- Mounting each other: This is really common when you first introduce two rabbits. Mounting – or ‘humping’ – is one way that rabbits sort out who’s the boss in a pair or group. They might nip or pull each other’s fur. This is normal, so don’t separate them unless they start fighting in earnest. Supervise, but leave them together for a short time (less than half an hour) before separating them again. Introduce them again every day and slowly build up the length of time they spend together. It might take a few days or even weeks before they are relaxed around each other and move onto the cuddling up stage.
- Fighting: If you rabbits start scuffling, separate them quickly by sliding a solid piece of cardboard between them or covering them with a towel and carefully removing them from the situation. Be careful – you don’t want to get bitten or accidentally hurt either rabbit by grabbing them. Fighting probably means they weren’t quite ready for their first face-to-face meeting. Go back a step and separate them with a barrier so they can spend a bit longer getting to know one another safely. Wait a few days before trying to introduce them again.
Moving your rabbits into the same home
Once your rabbits are showing signs that they’re becoming best friends – like sniffing, grooming and nuzzling each other – they’re ready to move in together.
Put them together in the home they’ll share. That might be a bunny-proofed room, or an outdoor run and enclosure. Keep a close eye on them for any signs that they’re not getting on. It’s normal to see a bit more mounting or chasing again while they work things out. But if they start getting into fights, separate them and go back a step in the bonding process. If you want your rabbits to eventually have free run of the house or garden, it’s best to introduce them in a smaller area at first and gradually expand the area they have access to.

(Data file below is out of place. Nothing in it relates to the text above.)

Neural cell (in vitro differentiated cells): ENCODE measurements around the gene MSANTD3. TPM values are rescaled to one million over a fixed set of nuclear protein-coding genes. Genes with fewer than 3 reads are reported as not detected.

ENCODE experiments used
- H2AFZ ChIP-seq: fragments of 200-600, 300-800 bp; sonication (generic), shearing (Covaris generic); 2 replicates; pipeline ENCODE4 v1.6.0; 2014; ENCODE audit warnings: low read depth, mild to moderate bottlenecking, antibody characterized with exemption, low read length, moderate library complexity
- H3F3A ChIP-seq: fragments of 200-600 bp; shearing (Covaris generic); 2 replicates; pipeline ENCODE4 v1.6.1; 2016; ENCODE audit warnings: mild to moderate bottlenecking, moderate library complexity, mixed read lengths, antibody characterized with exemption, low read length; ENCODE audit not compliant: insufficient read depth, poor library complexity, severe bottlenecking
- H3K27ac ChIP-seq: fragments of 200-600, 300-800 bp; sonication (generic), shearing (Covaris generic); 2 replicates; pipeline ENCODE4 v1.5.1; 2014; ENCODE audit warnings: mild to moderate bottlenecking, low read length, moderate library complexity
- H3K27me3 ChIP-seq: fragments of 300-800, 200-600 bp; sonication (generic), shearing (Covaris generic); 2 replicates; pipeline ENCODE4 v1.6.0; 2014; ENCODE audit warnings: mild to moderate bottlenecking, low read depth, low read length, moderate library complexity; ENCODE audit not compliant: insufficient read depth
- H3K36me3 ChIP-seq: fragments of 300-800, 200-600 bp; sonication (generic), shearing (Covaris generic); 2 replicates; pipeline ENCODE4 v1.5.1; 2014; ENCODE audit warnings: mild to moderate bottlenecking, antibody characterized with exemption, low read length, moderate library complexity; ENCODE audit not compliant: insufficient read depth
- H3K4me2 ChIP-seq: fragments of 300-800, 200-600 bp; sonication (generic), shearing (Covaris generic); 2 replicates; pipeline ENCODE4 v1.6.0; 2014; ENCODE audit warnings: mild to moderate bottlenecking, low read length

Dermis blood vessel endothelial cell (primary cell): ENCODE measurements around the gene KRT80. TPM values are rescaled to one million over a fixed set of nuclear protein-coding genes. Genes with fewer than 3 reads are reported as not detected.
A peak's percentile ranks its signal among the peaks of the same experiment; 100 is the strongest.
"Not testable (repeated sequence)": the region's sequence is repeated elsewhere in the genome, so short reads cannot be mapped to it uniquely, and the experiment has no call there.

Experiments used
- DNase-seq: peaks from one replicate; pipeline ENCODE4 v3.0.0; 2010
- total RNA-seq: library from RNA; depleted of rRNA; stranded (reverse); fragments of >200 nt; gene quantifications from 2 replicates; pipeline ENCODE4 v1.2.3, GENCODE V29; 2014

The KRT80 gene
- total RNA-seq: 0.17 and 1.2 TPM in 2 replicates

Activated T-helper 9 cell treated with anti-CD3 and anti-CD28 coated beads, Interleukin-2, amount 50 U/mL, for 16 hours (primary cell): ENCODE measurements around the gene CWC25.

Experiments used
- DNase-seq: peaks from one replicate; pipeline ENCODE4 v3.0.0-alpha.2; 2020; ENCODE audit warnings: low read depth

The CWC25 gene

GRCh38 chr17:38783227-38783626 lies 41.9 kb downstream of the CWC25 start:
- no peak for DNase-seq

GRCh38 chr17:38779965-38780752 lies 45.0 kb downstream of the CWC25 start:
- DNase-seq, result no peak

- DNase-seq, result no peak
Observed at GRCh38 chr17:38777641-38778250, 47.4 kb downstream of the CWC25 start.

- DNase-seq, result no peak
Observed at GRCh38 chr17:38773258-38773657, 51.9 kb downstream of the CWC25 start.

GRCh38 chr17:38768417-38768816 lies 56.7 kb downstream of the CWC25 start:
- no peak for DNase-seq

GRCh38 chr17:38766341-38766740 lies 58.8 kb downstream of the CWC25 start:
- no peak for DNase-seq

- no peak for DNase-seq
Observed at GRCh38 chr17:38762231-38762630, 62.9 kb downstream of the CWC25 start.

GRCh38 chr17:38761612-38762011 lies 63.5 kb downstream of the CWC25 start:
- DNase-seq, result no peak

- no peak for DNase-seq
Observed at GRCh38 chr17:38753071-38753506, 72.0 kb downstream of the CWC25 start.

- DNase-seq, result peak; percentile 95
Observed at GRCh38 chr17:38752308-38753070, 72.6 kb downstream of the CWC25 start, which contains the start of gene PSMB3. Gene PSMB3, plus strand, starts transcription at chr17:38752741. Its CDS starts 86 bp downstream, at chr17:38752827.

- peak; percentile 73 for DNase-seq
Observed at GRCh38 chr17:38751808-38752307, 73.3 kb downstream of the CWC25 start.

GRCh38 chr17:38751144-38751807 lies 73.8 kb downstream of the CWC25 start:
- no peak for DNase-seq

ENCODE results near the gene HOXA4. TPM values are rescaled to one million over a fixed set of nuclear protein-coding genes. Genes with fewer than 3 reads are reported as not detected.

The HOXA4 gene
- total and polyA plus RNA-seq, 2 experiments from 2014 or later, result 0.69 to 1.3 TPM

If your rabbits seem happy and relaxed, give yourself a big pat on the back – you now have a happy pair of bonded rabbits!
Once rabbits are bonded, they should be always kept together. For example, if one bunny has to go to the vet, take their companion along to reduce their stress levels.
A broken bond
Bonded rabbits usually get on well over long periods of time. It’s not uncommon for rabbits to occasionally scuffle, even in bonded pairs, but if they are having proper fights and pulling fur out that’s usually a sign that their bond has broken.
Usually, something has happened to break the bond two rabbits have. This might be a period of separation, a change in environment, if one bunny is unwell, a stressful event, or it might happen for seemingly no reason (usually there is one, but we can’t always figure out exactly what happened). If you’re not sure why it started, get both bunnies a vet check to make sure there’s no medical issues causing the problem.
If two previously bonded bunnies stop getting along, the best thing to do is to separate and restart the bonding process. For most bunnies, this will go much quicker than the first time because they do already know each other, but be prepared that it might still take a little time before they’re best friends again.